Digital cameras are fast becoming as essential to birding as binoculars and a field guide. A digital camera is a great tool to document unusual sightings, study field marks, refine your identification skills, remember a field trip, or share photos of beautiful birds with others. But have you ever taken so many photos you forgot which bird was where? In the past, the hassle and expense of using film cameras kept us in check. But with today’s digital cameras, it’s all too easy to rack up hundreds — even thousands — of photos on a single memory card.
All digital cameras record the time and date in each photo’s EXIF (Exchangeable Image File Format) file. But as birdwatchers, we’re often most interested in location: to document the observation of an accidental species, log a nest location for a breeding-bird survey, or communicate a find’s whereabouts to other birders.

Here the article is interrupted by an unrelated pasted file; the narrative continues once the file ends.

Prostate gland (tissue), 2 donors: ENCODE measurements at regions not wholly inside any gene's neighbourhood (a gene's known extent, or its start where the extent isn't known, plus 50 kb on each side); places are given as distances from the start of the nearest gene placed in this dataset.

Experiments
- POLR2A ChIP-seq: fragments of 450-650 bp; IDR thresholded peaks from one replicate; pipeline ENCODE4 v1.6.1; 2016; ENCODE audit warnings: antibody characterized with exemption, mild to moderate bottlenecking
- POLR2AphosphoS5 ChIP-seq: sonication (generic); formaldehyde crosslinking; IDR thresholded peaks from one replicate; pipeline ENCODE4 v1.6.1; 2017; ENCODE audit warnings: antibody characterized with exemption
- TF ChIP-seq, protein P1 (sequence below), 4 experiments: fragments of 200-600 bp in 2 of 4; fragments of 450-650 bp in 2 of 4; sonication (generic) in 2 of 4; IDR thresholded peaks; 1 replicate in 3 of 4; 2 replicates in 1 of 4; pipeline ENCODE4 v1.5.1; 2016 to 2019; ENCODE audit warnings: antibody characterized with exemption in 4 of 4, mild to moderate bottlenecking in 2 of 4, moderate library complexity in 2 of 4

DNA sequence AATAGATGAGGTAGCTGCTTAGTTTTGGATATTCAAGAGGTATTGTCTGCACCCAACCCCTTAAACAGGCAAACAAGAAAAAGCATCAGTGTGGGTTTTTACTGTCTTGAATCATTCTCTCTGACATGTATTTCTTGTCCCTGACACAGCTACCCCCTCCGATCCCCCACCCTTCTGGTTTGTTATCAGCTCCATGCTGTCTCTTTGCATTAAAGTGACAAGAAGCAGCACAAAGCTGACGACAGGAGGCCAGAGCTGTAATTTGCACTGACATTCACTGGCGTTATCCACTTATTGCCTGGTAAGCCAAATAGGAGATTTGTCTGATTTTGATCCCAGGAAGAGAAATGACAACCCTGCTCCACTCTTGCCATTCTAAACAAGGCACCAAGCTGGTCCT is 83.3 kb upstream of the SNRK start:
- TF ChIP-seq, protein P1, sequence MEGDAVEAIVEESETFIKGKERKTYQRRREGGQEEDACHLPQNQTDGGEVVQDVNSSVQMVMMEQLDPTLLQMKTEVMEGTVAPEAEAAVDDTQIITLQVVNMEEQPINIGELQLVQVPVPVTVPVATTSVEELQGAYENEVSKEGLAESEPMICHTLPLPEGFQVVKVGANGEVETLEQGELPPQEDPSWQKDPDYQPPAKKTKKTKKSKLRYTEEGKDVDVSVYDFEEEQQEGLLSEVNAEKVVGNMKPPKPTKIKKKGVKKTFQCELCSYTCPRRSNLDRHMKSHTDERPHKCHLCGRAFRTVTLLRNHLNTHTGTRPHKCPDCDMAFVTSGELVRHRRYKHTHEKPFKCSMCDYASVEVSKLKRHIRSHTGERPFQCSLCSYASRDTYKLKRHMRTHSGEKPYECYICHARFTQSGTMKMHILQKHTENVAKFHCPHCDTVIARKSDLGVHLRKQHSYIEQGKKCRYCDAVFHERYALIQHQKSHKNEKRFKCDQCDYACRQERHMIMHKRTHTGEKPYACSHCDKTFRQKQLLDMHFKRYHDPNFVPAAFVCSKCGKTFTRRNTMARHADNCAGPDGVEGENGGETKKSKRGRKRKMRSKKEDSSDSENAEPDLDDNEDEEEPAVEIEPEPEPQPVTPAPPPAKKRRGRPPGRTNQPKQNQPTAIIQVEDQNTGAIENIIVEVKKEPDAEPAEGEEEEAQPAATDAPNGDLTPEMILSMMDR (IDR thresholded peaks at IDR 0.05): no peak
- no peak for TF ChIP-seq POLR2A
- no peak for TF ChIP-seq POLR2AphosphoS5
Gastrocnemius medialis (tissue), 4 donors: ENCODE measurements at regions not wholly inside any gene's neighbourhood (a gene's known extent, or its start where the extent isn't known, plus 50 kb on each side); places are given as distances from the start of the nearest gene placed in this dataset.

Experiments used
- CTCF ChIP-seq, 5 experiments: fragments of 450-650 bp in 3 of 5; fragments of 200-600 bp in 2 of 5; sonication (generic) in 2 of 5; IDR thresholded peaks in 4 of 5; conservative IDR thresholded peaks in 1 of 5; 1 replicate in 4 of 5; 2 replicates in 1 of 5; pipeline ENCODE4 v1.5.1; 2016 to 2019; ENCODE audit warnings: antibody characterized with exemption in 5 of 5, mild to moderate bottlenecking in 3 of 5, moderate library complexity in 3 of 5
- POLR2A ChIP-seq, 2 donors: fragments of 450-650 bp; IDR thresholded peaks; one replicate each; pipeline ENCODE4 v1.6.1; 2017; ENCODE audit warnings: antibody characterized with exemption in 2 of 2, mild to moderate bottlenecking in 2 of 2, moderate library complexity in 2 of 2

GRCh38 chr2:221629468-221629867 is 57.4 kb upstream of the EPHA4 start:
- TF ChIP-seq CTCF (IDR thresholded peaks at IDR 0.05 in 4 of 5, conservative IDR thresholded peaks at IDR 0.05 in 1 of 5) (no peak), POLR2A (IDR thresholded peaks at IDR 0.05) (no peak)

Precise position data also is becoming more commonplace — and more important — for citizen-science projects. Many sighting databases, such as those managed by eBird, breeding-bird atlases, and regional or state ornithological unions, now incorporate latitude and longitude to document location. And what about out-of-town birders, reading about local hotspots discussed on web forums? An exact location, communicated with pushpins and links, is especially helpful to birders unfamiliar with an area.
The good news is that it’s now incredibly easy to georeference your photos. Geotagging technology is now available in cameras (including the Panasonic Lumix DMC-ZS7 and the Leica V-Lux 20 super-zoom compacts), smartphones, and phot